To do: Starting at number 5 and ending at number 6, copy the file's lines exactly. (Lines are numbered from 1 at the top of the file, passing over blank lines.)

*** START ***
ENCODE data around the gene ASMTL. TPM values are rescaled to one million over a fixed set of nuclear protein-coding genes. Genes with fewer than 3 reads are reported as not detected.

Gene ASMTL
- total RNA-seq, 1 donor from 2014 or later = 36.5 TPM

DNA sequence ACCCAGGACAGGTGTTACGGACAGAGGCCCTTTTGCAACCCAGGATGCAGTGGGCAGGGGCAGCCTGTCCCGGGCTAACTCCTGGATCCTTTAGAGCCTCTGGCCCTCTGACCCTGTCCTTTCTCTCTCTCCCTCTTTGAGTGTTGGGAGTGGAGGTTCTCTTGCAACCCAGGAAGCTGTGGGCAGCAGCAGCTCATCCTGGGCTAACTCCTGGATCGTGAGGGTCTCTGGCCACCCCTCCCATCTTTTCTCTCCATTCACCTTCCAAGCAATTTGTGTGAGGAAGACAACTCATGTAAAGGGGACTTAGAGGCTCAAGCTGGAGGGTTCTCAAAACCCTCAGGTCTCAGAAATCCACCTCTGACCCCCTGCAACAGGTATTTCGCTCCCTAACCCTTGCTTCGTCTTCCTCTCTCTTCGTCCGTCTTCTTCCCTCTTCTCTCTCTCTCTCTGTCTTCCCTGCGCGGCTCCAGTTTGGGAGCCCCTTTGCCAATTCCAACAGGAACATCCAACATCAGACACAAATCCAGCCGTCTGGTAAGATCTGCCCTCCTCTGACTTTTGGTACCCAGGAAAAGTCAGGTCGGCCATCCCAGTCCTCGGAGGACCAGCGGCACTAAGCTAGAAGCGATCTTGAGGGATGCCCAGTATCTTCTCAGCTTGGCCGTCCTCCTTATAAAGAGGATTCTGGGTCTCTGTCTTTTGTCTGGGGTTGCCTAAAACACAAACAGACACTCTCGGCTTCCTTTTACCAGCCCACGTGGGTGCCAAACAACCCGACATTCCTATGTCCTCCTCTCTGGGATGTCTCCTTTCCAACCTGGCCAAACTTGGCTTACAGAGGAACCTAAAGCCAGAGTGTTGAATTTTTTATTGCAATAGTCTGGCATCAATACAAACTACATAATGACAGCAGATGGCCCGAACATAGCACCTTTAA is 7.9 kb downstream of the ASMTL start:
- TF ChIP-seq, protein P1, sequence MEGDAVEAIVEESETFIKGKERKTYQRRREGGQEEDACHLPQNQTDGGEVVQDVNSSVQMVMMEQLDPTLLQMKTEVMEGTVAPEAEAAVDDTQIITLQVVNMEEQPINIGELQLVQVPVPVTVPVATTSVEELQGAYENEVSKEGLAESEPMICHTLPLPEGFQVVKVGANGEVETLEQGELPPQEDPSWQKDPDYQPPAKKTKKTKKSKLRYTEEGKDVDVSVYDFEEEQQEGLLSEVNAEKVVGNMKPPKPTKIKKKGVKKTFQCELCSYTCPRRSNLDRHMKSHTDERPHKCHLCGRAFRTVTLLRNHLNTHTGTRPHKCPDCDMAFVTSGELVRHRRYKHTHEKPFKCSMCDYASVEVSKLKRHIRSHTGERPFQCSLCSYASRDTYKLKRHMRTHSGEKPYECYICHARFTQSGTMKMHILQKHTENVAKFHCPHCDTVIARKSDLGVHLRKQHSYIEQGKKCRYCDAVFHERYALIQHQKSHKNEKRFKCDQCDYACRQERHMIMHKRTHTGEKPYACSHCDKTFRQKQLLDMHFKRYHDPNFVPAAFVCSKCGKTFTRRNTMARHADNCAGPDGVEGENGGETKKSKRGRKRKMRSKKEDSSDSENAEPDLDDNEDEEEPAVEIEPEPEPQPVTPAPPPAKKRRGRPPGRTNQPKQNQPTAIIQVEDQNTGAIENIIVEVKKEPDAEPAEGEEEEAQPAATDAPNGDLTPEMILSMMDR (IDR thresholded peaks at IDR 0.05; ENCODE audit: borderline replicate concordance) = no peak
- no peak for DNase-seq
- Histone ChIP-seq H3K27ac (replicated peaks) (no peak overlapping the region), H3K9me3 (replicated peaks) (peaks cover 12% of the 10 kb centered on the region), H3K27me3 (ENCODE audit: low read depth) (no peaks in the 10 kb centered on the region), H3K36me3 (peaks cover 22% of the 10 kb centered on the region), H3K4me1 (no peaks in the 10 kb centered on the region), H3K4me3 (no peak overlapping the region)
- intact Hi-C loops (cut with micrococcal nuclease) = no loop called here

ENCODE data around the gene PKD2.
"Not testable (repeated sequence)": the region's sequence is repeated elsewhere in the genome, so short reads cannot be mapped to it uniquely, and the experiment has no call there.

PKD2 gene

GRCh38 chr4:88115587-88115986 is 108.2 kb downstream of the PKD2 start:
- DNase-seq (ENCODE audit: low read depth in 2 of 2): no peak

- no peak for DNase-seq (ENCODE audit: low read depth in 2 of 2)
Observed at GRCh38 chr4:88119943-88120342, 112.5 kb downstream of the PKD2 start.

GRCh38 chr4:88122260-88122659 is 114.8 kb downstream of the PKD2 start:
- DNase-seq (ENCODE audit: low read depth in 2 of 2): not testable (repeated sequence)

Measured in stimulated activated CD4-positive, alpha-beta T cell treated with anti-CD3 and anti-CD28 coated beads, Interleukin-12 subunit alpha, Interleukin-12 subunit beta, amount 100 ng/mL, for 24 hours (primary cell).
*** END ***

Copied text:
- TF ChIP-seq, protein P1, sequence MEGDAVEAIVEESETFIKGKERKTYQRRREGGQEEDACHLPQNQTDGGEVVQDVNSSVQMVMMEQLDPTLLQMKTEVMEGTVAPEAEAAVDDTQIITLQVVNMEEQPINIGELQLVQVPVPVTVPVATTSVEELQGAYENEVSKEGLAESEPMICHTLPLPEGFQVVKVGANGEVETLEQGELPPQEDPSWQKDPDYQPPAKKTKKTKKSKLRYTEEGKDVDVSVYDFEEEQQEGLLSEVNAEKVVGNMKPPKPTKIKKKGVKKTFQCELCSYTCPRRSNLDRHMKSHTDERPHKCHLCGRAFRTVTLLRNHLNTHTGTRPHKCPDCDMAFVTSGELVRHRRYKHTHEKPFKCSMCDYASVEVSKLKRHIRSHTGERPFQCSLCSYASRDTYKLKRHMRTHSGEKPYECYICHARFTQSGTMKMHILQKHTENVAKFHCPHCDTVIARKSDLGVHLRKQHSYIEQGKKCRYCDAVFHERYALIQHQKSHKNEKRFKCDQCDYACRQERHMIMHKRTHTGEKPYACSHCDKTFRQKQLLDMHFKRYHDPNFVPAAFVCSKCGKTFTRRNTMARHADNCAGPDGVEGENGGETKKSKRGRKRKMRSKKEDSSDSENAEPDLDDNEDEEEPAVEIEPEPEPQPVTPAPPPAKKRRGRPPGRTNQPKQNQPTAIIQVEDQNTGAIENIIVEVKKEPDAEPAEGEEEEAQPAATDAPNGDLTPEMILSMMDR (IDR thresholded peaks at IDR 0.05; ENCODE audit: borderline replicate concordance) = no peak
- no peak for DNase-seq